Annual Christmas letters. I mentioned them yesterday because I got a chance to edit my sister’s. It passes muster in my book because 1. it’s funny and 2. it mentions her daughter’s ear infection in Hawaii. But we’ve all received them: the hyperbolic records of children’s achievements, professional successes, and dreamy vacations on which everyone behaved and no one hyperventilated when the Amex bill arrived.
Not long before I met Husbot, I sent out my First Annual Christmas Letter. I will copy it here, in case you’d like to use it as a model for yours at the close of 2012. Its virtue is that it won’t make anyone hate you.
Apologies for the mass-mailed “Christmas Letter,” but so much has happened this year that it seemed the most efficient way to go.
Abruptly single again last November, I started drinking an extra glass of wine every night (my friend Solveig said it was okay to start in the morning, but I rarely rose before noon). Seeking a more fulfilling life path, I applied, again with the help of my friend Solveig, for several jobs as far away as northern Idaho and New England. I did not get them. Nor did I finish my novel.
Meanwhile, I began plucking a growing hedge of gray hairs from my temples and upper lip. The good news is that many of my new hairs are hidden in my deepening wrinkles. My friend Solveig says that these wrinkles are my fault; that if I had used sunscreen in my youth, I would still be smooth as the top of a fresh pumpkin pie, but I disagree—it is genetic, as is my progressive hearing loss.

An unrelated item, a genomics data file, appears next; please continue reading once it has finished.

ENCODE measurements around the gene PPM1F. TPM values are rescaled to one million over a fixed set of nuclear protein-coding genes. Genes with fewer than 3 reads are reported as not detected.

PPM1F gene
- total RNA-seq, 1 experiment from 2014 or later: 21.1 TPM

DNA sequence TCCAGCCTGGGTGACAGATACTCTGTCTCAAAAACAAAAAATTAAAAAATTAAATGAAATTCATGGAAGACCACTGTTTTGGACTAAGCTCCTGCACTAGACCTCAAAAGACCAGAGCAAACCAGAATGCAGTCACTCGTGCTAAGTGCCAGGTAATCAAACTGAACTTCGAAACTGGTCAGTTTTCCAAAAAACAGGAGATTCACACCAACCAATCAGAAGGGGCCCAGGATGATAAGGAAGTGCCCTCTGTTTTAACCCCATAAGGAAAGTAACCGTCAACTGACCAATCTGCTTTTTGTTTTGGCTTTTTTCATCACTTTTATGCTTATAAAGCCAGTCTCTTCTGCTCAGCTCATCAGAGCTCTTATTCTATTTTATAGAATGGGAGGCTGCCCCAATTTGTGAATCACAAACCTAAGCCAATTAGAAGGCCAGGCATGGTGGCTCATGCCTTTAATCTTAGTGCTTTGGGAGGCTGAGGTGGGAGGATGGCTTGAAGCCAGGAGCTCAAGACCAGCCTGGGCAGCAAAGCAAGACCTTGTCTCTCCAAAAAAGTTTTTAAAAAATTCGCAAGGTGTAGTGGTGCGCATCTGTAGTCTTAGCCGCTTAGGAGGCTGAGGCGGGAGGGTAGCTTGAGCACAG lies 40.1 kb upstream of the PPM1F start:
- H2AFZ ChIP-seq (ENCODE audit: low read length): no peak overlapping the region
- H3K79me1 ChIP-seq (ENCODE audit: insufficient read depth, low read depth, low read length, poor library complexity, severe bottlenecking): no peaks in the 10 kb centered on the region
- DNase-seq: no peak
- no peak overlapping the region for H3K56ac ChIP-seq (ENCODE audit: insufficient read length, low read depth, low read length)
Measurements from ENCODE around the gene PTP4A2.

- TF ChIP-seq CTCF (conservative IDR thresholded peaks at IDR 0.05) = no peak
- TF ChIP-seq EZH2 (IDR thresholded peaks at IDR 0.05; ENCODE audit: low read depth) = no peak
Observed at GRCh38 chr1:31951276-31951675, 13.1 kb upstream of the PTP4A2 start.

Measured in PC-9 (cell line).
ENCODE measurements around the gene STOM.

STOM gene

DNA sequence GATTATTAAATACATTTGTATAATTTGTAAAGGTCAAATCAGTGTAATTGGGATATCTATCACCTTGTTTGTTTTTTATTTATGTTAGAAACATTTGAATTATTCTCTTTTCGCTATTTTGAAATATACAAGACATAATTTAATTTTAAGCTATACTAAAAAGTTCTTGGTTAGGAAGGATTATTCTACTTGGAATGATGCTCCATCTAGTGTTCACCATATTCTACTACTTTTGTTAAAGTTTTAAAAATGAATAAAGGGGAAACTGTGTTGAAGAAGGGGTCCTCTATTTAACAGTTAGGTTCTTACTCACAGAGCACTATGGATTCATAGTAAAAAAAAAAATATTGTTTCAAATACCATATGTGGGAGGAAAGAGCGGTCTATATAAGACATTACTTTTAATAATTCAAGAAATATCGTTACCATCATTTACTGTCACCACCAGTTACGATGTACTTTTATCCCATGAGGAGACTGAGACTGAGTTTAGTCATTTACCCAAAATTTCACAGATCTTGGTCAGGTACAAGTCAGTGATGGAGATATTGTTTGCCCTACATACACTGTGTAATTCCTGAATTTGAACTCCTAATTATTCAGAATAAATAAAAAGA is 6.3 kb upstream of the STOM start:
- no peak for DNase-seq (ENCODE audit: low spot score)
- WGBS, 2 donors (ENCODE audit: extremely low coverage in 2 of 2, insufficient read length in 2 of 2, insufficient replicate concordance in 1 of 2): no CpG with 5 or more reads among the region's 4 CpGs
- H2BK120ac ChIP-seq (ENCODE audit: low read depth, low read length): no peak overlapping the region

Solveig told me that traveling would help, so I visited San Francisco. I looked for the parrots of Telegraph Hill but did not find them.
As for the pets, my cat, Tesserwell, didn’t seem to mind moving four times after we hurriedly left the yurt that came with the job I had to quit when my boyfriend left me. My dog, June, didn’t mind the moves either except for the last time, when she had explosive diarrhea for three days. We’re in a nice townhouse now, and Solveig says that it’s healthy that we’re no longer in the basement with the vermicomposter, or the condo with the unemployed Vicodan addict, or the guesthouse of the rich man who kept asking for blowjobs (he did not get them). And unlike the yurt, the townhouse has plumbing!
I have high hopes that the new year will bring a wonderful man into my life. Solveig says I deserve someone with whom to share my unique outlook and way of facing life’s challenges.
Merry Christmas and Happy New Year!
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What’s your Christmas letter look like?